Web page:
A second motive is also clear: For some of our new political novelists, at least, the "fictional" form is the only one that permits them to say certain things without getting in trouble with the people they have worked with. They aren't quite acountable for what they say and they can suggest certain things - as Ehrlichman did about Richard Helms - without ever quite having said them.This fiction, for all its melodrama, tends to be regarded as thinly disguised truth. And of course it also conveys a great deal of impersonal true information concerning things, such as, for example, how many buttons there are on the telephone that the novel's hard-pressed hero intends to use to blow up the world.

Nevertheless, when you have said this you still haven't accounted for the whole of the writer's impulse, nor for the evident interest with which these books are vacuumed up by the reading public. I think both have a lot to do with all the astonishing, squalid, funny, infuriating and - ultimately - predictably human things that the public has been learning about its elected leaders and its governmental processes over the past decade or so. Sometimes I myself indulge a fantasy that is half hope and half expectation that the era will close with an operatic finale in which everything, especially the interconnections, will be explained - in song - by a thunderous chorus that includes all the folks who have given us such a turn in recent years. There they will be standing arm in arm on the stage, singing out the meaning of it all; Dita Beard, Wayne Hays, Howard Hunt, Prince Bernhard . . .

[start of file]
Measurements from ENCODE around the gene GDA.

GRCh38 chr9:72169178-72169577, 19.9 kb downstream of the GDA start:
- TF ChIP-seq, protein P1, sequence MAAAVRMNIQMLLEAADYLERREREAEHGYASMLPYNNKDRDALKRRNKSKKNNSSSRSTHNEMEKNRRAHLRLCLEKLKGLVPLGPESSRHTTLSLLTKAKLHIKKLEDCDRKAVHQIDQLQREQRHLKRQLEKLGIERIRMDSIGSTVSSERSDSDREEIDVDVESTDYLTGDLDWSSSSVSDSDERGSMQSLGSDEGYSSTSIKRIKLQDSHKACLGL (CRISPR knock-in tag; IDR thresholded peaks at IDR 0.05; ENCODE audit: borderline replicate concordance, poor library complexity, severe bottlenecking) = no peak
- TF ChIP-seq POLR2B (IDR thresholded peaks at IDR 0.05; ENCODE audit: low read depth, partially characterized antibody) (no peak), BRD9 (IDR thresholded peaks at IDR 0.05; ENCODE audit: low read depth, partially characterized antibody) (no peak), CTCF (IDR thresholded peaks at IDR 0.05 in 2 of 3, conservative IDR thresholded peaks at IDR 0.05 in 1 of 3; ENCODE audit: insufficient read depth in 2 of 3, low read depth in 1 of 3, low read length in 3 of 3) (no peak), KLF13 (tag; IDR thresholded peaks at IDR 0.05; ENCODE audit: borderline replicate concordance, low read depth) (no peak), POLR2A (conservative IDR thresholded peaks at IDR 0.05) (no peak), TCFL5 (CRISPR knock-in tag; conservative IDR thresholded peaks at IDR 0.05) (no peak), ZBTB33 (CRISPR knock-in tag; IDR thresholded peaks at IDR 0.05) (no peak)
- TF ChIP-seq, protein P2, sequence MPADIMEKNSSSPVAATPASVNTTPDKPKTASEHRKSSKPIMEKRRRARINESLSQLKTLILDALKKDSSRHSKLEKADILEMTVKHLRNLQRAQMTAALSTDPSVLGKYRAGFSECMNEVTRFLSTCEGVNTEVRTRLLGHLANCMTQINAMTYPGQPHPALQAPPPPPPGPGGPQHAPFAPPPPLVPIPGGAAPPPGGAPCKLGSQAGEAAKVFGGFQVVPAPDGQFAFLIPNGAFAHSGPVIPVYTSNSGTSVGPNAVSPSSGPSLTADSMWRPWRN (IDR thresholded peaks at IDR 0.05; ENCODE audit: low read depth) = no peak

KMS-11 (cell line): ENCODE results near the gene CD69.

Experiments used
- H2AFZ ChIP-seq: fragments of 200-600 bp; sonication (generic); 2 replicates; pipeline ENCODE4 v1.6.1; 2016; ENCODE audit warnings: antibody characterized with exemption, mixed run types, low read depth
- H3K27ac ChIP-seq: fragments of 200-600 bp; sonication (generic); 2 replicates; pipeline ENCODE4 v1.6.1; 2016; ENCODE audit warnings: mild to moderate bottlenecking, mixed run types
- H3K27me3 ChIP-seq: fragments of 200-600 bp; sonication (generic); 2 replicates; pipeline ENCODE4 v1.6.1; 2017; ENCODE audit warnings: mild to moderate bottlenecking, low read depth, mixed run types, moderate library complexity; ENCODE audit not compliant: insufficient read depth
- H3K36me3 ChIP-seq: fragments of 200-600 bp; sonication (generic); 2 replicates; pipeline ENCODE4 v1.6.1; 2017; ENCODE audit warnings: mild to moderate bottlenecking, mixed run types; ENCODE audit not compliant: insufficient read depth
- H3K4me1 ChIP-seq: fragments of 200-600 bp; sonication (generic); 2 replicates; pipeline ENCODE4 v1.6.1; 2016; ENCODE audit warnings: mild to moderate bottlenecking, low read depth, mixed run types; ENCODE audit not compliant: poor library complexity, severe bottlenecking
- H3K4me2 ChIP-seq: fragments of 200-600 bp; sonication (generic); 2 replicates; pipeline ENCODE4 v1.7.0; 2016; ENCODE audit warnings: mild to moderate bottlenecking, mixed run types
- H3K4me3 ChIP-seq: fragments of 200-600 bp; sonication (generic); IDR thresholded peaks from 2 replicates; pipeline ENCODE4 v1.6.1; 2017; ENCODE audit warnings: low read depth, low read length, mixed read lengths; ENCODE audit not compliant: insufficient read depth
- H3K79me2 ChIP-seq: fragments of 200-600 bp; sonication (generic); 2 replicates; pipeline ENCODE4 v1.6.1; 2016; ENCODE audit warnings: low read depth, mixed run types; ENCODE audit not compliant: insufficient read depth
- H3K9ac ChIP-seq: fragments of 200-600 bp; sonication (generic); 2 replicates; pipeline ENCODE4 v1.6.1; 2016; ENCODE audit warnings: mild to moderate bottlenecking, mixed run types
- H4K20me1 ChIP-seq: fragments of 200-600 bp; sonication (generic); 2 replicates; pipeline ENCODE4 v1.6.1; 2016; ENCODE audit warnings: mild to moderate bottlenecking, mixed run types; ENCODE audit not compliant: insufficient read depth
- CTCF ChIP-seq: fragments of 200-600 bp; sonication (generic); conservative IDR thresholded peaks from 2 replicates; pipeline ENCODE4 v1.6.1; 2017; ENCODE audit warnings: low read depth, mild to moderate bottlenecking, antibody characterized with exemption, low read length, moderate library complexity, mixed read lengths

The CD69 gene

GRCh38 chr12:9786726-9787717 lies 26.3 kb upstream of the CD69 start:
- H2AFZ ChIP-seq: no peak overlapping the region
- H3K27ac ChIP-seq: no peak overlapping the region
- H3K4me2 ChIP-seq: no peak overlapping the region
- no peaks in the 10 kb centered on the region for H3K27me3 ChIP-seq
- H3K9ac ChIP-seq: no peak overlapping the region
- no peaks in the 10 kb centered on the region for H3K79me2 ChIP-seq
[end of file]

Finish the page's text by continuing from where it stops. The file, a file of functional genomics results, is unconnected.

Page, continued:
You get the idea. It is that knowing what we know, the old explanations of both political theory and political behavior just won't do. I'm not great friend of so-called psychohistory or of much that's known as the "new journalism." Except as practiced by a very few people, both seem to me in continual danger of sinking into a kind of irrelevant, trivial, catty and psychologically pretentious interpretation of our politics, and - even worse - or confusing it with analysis. But I can surely understand how both came to supplant, as credible interpretations, the old, straight-faced, bloodless, civics-lesson baloney they passed as a plausible account of what was happening - and why - in Washington.

The new novelists, some of whom are pretty good and some of whom are positively execrable, at least are writing clearly labeled fiction. But they are also trying to provide a kind of gloss on formal, official proceedings and to indicate the central truth about this place, which is that the chairman - whoever he is - of the committee - never mind which one - did not do that thing, strictly and clearly for some ideological or partisan purpose. Five will get you 10 that there was also at play a personal ambition, a head cold, a desire to catch a plane, a trade-off, a girl - or some combination of all the above.

We could do worse than to think about our politics that way, as a corrective - and to a degree. But a new illusion will come if we replace the old highfalutin shams will the novelistic plot line as an explanation of official behavior. No more than they have an irreproachable political explanation do most Washington performances have a dramatically consistent cast of characters or a definable beginning, middle and end. We could end up trading one misconception for another. But to be frank with you, it's too hot to worry about that now. Summer is here and so is the new literature in all its varied splendor and squalor. Read some.